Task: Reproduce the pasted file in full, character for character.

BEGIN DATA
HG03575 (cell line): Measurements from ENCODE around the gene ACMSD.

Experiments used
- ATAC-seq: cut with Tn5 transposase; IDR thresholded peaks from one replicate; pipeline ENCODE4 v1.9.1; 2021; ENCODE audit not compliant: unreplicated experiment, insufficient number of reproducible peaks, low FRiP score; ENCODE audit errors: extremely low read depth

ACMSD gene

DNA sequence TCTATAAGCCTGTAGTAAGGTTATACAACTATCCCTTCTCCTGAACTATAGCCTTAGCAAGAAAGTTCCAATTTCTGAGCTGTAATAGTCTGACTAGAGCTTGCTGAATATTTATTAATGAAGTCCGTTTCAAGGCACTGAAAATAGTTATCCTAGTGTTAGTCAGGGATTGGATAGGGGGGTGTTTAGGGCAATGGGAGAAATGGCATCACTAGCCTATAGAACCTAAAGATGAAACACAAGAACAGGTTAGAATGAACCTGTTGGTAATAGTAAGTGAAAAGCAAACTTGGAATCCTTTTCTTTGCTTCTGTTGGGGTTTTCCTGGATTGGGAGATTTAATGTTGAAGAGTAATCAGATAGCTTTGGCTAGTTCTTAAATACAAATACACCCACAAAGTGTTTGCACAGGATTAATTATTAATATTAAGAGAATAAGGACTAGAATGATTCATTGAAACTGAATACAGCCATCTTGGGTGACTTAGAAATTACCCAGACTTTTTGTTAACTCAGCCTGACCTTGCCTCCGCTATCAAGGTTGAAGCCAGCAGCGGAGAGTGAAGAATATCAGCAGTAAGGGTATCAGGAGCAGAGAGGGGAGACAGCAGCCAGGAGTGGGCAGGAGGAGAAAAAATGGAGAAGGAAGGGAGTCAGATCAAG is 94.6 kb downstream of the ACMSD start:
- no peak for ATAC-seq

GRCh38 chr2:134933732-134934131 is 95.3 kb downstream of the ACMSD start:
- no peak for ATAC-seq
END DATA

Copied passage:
HG03575 (cell line): Measurements from ENCODE around the gene ACMSD.

Experiments used
- ATAC-seq: cut with Tn5 transposase; IDR thresholded peaks from one replicate; pipeline ENCODE4 v1.9.1; 2021; ENCODE audit not compliant: unreplicated experiment, insufficient number of reproducible peaks, low FRiP score; ENCODE audit errors: extremely low read depth

ACMSD gene

DNA sequence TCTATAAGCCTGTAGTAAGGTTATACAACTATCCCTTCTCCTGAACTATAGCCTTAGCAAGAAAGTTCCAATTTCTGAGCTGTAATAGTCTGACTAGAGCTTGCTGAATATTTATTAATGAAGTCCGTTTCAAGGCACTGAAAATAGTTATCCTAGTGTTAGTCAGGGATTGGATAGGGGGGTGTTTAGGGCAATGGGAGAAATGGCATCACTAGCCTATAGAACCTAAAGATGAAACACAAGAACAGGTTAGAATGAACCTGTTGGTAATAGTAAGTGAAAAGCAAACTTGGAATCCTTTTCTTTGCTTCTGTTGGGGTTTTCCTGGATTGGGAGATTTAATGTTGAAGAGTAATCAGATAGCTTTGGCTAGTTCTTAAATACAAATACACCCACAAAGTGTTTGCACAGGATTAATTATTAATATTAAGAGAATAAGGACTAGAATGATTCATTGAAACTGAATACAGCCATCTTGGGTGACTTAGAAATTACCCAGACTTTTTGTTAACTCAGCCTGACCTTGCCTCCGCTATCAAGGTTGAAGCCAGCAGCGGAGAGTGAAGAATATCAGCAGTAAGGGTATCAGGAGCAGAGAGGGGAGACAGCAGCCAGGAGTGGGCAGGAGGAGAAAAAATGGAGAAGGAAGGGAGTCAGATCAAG is 94.6 kb downstream of the ACMSD start:
- no peak for ATAC-seq

GRCh38 chr2:134933732-134934131 is 95.3 kb downstream of the ACMSD start:
- no peak for ATAC-seq